McCormick and Tollison studied an experiment by the Atlantic Coast Conference (ACC) in the 1978 season, when they added a third referee to call college basketball games. The added referee implies that a greater percentage of the fouls that take place will be detected, but the number of fouls called actually decreased. Why? Because with the third ref, players knew that their transgressions were more likely to be observed. Increasing the probability of detection (given the appropriate punishment) will decrease the amount of undesired behavior in a sport, as is surely the case with simulated fouls in soccer. The third referee is now a regular feature of NCAA and NBA basketball precisely for this reason. When it comes to referees, incentives matter.

Skip Sauer writes The Sports Economist column for TCS Daily. Find more of his writing here at The SportsEconomist.com.

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4 Comments

You are unfair
As an official in the Southwest Football Officials Association, I never saw bias for the home team. Most people have little knowledge of how hard officials plan before games to ensure fairness by players and prevent injuries, along with weekly meetings to discuss rule controversies. Officials take the game serious and want to call a game with no errors, if possible. But, officials are humans and are not perfect. We wanted to be, but it is not possible. Officials are trained, however, to not have rabbit ears and listen to the crowd. In most cases these persons do not know the rules nor are they on the field to witness the fouls. Even the TV camera only focuses on the ball and never the individual players holding, slugging or tripping. Most fouls occur away from the ball.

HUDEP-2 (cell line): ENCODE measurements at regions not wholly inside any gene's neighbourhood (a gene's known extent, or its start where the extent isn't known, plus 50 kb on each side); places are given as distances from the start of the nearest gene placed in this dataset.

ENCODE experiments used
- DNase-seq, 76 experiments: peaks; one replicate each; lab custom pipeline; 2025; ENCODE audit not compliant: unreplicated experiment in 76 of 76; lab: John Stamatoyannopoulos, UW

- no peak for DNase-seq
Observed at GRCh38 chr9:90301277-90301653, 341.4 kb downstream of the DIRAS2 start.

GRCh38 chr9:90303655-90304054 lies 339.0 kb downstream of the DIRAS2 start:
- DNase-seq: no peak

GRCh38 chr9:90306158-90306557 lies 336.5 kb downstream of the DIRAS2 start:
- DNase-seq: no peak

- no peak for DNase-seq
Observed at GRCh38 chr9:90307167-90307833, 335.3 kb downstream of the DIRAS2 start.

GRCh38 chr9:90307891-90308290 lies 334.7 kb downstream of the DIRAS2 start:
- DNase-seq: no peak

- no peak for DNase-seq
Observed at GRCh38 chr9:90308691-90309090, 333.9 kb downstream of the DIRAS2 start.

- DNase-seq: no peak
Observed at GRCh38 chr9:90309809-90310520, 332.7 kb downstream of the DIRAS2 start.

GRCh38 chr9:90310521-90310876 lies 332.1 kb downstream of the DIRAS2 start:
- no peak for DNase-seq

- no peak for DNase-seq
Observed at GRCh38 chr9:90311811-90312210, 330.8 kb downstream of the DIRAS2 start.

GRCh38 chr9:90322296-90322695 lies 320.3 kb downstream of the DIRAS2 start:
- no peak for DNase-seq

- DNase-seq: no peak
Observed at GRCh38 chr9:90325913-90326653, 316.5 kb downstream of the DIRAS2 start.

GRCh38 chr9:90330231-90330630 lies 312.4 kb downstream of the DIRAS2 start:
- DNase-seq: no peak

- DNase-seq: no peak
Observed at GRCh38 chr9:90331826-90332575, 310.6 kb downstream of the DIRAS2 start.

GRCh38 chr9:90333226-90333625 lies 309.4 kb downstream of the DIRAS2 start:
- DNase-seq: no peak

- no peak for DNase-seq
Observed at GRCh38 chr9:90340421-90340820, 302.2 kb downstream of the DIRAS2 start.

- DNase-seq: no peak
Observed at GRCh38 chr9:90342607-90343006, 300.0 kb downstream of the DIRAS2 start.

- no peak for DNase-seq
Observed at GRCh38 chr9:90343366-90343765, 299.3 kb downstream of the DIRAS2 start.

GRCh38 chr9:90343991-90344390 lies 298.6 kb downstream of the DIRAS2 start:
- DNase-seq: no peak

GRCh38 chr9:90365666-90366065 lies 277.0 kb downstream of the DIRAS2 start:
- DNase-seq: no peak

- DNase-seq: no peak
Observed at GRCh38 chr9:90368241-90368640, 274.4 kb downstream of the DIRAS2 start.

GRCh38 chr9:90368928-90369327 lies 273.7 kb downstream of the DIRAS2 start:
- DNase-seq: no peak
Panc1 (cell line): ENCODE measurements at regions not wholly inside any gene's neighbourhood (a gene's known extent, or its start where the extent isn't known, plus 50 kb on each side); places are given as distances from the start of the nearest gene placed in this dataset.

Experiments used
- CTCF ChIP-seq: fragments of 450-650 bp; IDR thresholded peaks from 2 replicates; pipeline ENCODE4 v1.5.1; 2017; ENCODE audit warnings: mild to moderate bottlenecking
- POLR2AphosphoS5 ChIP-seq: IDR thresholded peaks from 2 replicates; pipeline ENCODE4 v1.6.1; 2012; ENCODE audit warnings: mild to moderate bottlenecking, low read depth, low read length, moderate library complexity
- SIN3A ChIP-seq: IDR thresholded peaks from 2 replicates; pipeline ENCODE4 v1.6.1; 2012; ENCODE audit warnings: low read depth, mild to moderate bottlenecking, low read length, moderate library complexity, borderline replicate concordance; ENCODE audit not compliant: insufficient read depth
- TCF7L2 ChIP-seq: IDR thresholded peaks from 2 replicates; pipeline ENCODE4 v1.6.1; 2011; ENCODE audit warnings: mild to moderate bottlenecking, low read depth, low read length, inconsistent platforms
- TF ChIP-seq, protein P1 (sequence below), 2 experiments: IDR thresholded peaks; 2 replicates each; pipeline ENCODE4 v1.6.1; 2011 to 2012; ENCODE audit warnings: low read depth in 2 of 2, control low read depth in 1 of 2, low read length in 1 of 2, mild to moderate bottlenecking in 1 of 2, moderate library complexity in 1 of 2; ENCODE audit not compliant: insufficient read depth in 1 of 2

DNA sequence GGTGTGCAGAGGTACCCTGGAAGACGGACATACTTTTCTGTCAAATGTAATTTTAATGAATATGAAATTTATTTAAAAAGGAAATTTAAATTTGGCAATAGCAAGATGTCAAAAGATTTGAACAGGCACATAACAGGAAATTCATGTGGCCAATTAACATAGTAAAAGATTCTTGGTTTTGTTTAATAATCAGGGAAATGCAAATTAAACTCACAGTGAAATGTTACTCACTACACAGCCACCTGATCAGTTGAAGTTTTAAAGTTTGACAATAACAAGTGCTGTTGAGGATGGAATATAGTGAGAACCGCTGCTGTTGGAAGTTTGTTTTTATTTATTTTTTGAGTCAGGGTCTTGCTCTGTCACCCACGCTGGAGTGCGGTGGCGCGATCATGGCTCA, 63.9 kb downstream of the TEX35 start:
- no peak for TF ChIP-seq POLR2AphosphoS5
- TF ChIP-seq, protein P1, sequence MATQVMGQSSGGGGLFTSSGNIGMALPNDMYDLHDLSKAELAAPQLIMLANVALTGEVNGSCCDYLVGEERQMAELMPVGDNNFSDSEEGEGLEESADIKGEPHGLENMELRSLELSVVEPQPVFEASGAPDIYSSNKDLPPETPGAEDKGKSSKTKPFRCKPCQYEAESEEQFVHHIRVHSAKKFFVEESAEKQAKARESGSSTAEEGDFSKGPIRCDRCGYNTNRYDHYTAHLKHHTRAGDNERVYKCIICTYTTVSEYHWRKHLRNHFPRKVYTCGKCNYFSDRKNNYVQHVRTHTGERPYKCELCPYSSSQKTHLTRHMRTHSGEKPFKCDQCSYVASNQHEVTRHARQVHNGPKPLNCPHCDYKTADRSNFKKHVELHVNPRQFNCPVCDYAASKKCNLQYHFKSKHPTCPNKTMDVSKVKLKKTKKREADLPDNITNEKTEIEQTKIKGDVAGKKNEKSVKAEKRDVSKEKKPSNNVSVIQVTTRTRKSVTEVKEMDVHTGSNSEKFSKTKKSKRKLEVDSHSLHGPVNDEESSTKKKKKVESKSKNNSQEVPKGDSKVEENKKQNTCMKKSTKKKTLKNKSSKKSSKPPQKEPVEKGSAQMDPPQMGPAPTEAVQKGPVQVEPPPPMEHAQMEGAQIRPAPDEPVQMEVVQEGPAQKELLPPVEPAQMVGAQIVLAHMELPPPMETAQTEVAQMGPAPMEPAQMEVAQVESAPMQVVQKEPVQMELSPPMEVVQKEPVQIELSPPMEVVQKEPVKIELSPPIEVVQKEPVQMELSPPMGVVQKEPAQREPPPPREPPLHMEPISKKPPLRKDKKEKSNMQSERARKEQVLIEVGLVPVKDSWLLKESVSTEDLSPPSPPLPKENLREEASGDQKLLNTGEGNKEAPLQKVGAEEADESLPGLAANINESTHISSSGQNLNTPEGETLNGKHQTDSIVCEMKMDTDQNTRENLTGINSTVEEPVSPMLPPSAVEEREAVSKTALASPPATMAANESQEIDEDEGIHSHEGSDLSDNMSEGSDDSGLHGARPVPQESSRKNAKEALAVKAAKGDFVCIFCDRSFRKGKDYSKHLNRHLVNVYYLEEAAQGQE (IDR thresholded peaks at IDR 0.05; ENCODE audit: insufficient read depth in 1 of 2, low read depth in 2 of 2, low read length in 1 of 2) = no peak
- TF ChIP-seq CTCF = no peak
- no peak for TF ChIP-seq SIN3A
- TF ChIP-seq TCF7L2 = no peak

I think your article is unfair and crowd biased. Of course, what is new? We were use to it. I quit a hobby I loved not because of accusations such as yours, but because my job just simply would not allow it. I can remember times when crowd booing was going on and the players on the field were in fact embarrassed, especially when the Coach was making a you know what out of himself. Again, I loved it, and it was not for the money. It is a shame you think all officials cheat for the home team. It is not true.

crowd biased?
It is fine to call me unfair, but what is your explanation for the two minutes of added time awarded to home teams when they trail by a goal?

The explanation offered by economistsm who have measured this, is that the ref is influenced by the crowd. An effective monitoring and reward system has been shown to address this problem.

This is an economic point. I did not intend the piece to be another "lets crack on the stupid ref" tirade.

Problem is you lump all sports into one (the basketball example does not count)
I still think the economistsm (your spelling) is only looking for what they want to see. In addition, the idea that statistics validates their conclusion can be biased as well. Read "Damn Lies and Statistics" by Joel Best. I also have used statistics in engineering. What is it you want to prove? Unless I can see the sample used for the statistical analysis, I am always skeptical. I also know sports officials too and have worked in this area. Have you?

my apologies for the mis-spelling
The stats on added time have been published in peer-reviewed journals and replicated by subsequent teams of researchers. You are free to choose, so ignore these results if you wish.

For the record, I'm a former youth coach who detests ref-baiting at all levels of sport. But personal experience is not the point here. Whether I have worked the other side of the game does not change the facts that I reported in the piece.